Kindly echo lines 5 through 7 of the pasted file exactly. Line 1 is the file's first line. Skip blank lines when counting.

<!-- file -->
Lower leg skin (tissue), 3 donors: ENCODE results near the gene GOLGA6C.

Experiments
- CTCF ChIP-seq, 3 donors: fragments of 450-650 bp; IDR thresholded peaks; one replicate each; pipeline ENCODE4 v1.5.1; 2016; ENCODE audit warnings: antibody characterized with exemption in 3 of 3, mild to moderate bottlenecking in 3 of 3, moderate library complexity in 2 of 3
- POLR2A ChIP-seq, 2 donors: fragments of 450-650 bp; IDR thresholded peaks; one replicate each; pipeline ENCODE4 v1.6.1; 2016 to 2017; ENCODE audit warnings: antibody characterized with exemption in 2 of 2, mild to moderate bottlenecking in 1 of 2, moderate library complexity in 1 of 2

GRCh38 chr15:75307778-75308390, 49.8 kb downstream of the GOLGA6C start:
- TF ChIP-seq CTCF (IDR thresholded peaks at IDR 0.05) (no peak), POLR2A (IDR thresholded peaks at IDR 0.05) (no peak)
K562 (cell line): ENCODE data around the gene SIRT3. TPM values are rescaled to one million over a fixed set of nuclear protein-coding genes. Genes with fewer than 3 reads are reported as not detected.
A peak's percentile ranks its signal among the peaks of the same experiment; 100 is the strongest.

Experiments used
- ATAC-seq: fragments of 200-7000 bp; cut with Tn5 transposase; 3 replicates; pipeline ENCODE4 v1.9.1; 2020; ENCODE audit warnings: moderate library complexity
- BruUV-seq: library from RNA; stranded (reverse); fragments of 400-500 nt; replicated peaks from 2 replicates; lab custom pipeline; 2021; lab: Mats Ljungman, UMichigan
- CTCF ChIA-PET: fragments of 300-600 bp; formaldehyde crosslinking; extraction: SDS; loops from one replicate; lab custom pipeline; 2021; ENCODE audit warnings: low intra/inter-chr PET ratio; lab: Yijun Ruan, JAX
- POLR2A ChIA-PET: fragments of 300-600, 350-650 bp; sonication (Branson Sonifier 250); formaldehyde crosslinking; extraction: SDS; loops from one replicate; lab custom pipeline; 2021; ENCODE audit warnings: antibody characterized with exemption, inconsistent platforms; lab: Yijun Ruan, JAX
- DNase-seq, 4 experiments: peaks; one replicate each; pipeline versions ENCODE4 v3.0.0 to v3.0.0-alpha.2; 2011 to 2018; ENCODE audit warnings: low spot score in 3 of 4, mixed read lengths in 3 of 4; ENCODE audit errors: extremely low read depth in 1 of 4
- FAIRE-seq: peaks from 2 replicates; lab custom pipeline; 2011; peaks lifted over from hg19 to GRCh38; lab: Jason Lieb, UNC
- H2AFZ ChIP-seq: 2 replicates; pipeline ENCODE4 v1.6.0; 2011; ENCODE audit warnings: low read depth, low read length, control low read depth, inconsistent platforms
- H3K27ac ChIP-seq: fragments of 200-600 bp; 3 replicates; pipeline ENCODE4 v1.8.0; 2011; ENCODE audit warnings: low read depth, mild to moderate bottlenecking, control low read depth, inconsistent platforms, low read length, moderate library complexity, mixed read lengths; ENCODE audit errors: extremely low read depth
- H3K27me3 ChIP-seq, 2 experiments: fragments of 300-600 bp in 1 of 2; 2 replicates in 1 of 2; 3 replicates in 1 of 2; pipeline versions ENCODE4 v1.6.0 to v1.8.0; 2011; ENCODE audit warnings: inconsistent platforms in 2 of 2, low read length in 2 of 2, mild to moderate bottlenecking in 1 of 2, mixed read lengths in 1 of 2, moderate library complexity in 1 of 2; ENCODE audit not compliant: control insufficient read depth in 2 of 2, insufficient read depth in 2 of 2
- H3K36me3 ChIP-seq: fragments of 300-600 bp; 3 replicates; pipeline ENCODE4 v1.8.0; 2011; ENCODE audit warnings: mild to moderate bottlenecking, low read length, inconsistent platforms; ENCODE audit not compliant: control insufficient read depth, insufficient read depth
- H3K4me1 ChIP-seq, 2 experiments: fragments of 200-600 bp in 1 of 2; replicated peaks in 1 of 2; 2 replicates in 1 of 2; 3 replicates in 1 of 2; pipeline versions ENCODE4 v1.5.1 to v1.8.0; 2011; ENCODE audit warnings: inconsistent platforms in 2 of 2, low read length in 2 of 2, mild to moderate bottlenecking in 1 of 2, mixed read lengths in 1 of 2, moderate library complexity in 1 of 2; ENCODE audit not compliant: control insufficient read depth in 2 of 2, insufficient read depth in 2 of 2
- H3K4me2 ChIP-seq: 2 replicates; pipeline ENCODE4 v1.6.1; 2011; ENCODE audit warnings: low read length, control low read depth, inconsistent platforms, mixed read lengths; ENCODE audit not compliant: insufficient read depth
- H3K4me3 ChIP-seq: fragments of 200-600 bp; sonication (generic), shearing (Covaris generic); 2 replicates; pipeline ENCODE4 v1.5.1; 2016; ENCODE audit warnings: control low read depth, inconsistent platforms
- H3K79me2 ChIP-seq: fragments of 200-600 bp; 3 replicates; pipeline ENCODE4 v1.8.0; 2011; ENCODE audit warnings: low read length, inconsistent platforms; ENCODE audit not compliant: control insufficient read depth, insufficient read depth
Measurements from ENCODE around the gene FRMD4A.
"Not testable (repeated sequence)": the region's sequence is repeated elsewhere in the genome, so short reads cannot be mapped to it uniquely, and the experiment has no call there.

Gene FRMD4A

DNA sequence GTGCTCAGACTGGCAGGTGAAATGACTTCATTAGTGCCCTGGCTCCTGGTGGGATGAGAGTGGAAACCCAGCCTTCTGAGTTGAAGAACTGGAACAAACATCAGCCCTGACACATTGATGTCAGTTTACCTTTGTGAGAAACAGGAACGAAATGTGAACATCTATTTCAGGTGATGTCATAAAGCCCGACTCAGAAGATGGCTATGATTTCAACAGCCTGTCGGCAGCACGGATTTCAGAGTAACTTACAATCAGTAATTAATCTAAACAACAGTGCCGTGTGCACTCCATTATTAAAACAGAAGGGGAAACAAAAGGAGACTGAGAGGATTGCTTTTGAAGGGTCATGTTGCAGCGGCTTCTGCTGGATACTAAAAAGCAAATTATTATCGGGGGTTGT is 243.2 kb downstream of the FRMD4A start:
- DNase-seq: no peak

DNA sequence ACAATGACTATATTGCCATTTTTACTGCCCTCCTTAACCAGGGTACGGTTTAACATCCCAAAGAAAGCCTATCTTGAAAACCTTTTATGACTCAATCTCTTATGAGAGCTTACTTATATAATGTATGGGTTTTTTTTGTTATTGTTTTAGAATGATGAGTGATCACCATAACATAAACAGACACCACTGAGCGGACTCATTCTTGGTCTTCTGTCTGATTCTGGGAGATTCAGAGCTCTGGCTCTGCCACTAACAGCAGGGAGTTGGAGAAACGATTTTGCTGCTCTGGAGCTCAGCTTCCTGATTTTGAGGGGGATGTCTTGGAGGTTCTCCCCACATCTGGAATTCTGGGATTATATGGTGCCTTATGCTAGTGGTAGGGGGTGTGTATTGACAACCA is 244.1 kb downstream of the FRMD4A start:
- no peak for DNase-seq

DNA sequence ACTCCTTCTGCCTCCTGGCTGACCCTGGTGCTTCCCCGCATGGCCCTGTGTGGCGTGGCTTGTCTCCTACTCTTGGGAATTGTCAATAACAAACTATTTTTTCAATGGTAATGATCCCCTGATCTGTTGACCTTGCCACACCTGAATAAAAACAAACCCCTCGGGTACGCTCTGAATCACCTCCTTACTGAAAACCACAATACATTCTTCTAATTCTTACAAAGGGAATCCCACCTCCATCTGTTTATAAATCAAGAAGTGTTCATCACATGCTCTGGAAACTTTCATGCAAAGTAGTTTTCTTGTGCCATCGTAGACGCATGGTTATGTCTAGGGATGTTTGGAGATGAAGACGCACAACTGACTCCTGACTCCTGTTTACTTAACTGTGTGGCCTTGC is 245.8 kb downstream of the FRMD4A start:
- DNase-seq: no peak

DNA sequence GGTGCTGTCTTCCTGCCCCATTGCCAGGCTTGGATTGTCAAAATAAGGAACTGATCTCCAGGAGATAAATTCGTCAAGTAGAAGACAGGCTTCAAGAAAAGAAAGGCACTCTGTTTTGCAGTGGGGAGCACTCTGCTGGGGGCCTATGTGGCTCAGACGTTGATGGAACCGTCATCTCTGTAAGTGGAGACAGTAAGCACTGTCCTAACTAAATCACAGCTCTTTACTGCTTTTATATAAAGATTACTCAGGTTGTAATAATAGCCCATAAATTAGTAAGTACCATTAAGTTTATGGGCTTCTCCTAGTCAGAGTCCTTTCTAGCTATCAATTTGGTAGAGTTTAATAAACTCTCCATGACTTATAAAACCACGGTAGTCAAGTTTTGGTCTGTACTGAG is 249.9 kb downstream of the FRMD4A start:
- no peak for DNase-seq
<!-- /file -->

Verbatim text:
GRCh38 chr15:75307778-75308390, 49.8 kb downstream of the GOLGA6C start:
- TF ChIP-seq CTCF (IDR thresholded peaks at IDR 0.05) (no peak), POLR2A (IDR thresholded peaks at IDR 0.05) (no peak)
K562 (cell line): ENCODE data around the gene SIRT3. TPM values are rescaled to one million over a fixed set of nuclear protein-coding genes. Genes with fewer than 3 reads are reported as not detected.